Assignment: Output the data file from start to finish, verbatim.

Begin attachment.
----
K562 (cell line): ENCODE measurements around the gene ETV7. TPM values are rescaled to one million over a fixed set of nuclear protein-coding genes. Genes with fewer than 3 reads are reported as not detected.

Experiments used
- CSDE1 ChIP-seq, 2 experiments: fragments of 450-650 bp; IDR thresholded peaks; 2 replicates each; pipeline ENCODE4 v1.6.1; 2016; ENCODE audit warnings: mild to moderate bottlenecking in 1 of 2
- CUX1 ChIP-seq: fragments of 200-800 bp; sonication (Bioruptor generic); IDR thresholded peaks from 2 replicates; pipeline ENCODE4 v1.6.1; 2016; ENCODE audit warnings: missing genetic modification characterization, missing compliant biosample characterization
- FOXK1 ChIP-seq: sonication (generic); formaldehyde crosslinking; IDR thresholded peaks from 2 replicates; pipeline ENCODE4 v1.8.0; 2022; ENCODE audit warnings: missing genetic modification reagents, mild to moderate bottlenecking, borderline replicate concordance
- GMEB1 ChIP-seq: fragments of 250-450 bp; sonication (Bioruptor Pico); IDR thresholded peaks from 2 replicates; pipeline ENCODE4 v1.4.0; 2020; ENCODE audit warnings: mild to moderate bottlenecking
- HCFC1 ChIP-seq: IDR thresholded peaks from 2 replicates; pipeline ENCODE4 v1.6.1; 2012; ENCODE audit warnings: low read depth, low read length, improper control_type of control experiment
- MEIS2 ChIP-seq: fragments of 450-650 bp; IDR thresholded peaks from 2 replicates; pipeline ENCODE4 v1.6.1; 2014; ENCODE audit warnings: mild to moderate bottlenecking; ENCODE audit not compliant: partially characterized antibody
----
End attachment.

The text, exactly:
K562 (cell line): ENCODE measurements around the gene ETV7. TPM values are rescaled to one million over a fixed set of nuclear protein-coding genes. Genes with fewer than 3 reads are reported as not detected.

Experiments used
- CSDE1 ChIP-seq, 2 experiments: fragments of 450-650 bp; IDR thresholded peaks; 2 replicates each; pipeline ENCODE4 v1.6.1; 2016; ENCODE audit warnings: mild to moderate bottlenecking in 1 of 2
- CUX1 ChIP-seq: fragments of 200-800 bp; sonication (Bioruptor generic); IDR thresholded peaks from 2 replicates; pipeline ENCODE4 v1.6.1; 2016; ENCODE audit warnings: missing genetic modification characterization, missing compliant biosample characterization
- FOXK1 ChIP-seq: sonication (generic); formaldehyde crosslinking; IDR thresholded peaks from 2 replicates; pipeline ENCODE4 v1.8.0; 2022; ENCODE audit warnings: missing genetic modification reagents, mild to moderate bottlenecking, borderline replicate concordance
- GMEB1 ChIP-seq: fragments of 250-450 bp; sonication (Bioruptor Pico); IDR thresholded peaks from 2 replicates; pipeline ENCODE4 v1.4.0; 2020; ENCODE audit warnings: mild to moderate bottlenecking
- HCFC1 ChIP-seq: IDR thresholded peaks from 2 replicates; pipeline ENCODE4 v1.6.1; 2012; ENCODE audit warnings: low read depth, low read length, improper control_type of control experiment
- MEIS2 ChIP-seq: fragments of 450-650 bp; IDR thresholded peaks from 2 replicates; pipeline ENCODE4 v1.6.1; 2014; ENCODE audit warnings: mild to moderate bottlenecking; ENCODE audit not compliant: partially characterized antibody